Entomology- Chris Bergh

Oriental Fruit Moth biofix was April 11, Codling Moth on May 2; both within historical norms since 2000. Cool wet weather following biofix resulted in slow Degree Day accumulation. There was very low internal worm pressure in 2013; was this effects of weather? Cool spring also resulted in prolonged activity of Plum Curculio and injury well into the summer. There was an unusual instance of lots of pansy spot on some apple varieties throughout central and northern VA and extending further north. Also foliar injury: Western Flower Thrips and/or soybean thrips.

Brown Marmorated Stink Bug (BMSB) populations were very high by late summer, based on captures in traps. Ideal growing conditions maintained lush condition of wild hosts, prompting the question,” Did BMSB stay longer on them? (considering the huge amount of vegetative growth on peach).” BMSB injury at harvest managed quite well in most orchards in which targeted sprays used. Many growers are now using Alternate Row Middle sprays. There were examples of high levels of BMSB injury to late-season apples when BMSB was not targeted as in processing blocks. San Jose Scale is an increasing concern behind BMSB programs. Mites continue not to be an issue. The biggest secondary pest concern is late-season Woolly Apple Aphid outbreaks; Diazinon worked very well, but not Movento, Provado or Closer. There was Issue with Diazinon restrictions on fruit for baby food; Also there was a potential issue with compatibility between diazinon and captan.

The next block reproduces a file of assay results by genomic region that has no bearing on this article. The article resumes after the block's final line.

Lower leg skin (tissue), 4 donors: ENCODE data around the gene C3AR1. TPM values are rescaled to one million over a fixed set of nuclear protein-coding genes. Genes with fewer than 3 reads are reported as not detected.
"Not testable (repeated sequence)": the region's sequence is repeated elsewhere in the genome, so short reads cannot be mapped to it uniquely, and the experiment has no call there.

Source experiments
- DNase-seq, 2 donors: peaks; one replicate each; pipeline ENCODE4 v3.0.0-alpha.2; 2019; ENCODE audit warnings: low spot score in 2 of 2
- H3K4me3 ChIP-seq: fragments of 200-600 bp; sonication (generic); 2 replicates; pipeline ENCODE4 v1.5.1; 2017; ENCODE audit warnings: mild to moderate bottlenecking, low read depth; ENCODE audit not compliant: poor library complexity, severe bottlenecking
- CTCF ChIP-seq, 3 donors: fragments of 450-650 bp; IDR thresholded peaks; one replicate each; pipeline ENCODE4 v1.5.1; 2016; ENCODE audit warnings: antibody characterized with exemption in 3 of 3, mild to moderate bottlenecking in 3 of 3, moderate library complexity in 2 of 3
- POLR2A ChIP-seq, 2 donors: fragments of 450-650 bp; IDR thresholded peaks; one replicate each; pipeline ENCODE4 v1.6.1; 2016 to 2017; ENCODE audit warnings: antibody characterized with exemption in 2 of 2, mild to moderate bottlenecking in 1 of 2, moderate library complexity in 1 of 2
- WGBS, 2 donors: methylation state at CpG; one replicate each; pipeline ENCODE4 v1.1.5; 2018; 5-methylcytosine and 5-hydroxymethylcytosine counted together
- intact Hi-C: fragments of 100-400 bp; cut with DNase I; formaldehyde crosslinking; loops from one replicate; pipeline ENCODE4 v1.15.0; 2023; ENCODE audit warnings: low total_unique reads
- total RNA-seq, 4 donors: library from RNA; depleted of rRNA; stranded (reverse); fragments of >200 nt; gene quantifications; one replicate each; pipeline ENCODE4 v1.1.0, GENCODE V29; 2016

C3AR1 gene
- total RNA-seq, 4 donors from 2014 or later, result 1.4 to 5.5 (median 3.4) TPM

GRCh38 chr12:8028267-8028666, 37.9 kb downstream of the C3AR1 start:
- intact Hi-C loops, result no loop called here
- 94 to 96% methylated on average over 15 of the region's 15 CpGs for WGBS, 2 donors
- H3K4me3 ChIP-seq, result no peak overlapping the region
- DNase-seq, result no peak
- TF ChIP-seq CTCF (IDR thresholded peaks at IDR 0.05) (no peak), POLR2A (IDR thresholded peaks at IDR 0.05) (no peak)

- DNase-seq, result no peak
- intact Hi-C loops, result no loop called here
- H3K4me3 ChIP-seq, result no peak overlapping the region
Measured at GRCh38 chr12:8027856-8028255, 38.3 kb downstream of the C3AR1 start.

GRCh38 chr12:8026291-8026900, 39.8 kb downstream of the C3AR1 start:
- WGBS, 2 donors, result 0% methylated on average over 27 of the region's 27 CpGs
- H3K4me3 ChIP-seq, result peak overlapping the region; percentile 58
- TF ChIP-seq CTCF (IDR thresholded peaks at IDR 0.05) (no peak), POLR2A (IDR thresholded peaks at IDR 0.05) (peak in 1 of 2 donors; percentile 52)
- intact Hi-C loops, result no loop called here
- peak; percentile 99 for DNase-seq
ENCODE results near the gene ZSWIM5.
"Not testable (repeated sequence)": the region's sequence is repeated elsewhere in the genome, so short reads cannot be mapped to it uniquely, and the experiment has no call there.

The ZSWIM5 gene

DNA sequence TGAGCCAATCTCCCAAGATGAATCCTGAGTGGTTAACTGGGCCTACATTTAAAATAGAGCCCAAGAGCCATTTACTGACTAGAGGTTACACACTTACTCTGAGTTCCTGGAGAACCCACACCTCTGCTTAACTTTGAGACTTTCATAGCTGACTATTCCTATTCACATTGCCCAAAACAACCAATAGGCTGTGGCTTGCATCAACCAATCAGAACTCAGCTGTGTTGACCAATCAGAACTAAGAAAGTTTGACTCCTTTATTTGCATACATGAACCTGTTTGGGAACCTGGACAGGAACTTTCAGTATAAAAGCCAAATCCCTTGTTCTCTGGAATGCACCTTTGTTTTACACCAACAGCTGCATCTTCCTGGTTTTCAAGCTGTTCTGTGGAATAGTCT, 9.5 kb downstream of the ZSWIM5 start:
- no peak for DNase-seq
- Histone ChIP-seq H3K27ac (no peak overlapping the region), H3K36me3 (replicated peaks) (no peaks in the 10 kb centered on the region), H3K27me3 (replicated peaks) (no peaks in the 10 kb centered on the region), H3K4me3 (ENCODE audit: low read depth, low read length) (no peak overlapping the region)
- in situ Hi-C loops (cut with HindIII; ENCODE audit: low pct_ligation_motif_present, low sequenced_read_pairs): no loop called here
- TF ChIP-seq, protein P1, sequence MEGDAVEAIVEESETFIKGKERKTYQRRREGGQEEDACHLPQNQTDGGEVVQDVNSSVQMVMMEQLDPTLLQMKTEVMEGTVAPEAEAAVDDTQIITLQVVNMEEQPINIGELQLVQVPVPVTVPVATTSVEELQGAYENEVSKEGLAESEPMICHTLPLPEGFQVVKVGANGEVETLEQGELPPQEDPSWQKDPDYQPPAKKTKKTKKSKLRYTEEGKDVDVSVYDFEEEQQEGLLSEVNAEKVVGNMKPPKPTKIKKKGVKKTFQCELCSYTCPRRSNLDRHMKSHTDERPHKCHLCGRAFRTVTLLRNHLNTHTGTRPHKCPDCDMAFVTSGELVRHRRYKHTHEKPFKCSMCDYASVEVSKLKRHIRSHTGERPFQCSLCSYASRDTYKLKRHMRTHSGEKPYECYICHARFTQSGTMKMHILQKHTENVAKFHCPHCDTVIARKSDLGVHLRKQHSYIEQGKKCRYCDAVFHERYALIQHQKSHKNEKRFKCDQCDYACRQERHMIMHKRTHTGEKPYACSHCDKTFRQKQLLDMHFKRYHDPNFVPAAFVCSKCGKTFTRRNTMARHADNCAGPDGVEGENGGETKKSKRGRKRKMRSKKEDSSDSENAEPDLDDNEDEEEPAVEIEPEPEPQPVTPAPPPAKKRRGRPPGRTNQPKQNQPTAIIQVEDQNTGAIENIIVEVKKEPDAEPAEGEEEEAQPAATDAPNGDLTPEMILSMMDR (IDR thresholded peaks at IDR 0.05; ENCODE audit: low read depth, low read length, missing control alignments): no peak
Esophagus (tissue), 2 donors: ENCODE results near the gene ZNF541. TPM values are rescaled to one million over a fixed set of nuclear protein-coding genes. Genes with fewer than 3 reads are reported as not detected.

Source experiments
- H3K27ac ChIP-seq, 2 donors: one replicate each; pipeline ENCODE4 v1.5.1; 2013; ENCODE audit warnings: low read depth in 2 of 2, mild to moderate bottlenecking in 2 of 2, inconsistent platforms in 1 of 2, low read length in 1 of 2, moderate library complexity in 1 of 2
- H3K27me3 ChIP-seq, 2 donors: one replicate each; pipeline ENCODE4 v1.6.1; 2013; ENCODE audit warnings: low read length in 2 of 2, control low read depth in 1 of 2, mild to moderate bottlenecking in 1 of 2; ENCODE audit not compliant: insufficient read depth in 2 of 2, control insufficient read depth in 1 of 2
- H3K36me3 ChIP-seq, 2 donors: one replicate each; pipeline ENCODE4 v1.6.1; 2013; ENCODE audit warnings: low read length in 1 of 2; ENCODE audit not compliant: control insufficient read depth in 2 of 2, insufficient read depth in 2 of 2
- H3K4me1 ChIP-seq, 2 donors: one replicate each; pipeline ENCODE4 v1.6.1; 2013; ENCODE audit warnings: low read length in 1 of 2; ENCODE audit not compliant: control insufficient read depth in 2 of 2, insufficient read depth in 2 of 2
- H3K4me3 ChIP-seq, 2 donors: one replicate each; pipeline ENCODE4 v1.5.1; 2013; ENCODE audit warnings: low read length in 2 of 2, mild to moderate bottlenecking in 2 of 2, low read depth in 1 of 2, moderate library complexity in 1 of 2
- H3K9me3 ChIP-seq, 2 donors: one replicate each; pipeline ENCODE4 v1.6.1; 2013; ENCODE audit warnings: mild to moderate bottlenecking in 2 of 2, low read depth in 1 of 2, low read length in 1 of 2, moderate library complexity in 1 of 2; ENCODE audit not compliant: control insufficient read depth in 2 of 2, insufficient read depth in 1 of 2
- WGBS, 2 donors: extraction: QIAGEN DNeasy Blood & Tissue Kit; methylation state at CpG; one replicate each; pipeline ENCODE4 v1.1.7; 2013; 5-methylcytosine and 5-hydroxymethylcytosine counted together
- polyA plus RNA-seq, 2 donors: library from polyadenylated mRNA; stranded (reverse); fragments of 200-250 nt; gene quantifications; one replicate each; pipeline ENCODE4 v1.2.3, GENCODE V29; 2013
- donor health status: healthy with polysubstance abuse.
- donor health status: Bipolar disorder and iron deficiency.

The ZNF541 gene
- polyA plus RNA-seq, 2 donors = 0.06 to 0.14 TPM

Pathology- Keith Yoder

2013 was an “average” disease year in the Winchester area, but with progressively heavier pressure farther south. There was no apple scab infection period in the Winchester area until Apr 17. Scab lesions from April 17 were present by May 6, and then heavier secondary occurred May 6-24. Sterol inhibiting fungicide resistance and QoI resistance, confirmed in 2012, are being dealt with in the Winchester area. Cedar-apple rust spores were released as early as April 12 and discharge continued into June; but for the most part, susceptible blossoms escaped quince rust infection. Our test treatments in 2013 again bore out the value of following likely cedar rust infection periods with an SI fungicide for after-infection control. In 2013, mildew conidia were available April 11 a week ahead of scab infection, and we had 42 dry weather “mildew infection days” from April 11-June 14. Summer rains prolonged growth and the length of shoot susceptibility, and secondary mildew infection was common on susceptible varieties. In spite of some earlier indications, some (Maryblyt) predicted fire blight days fell short of the requirements for infection and most infection events occurred mostly only on late bloom.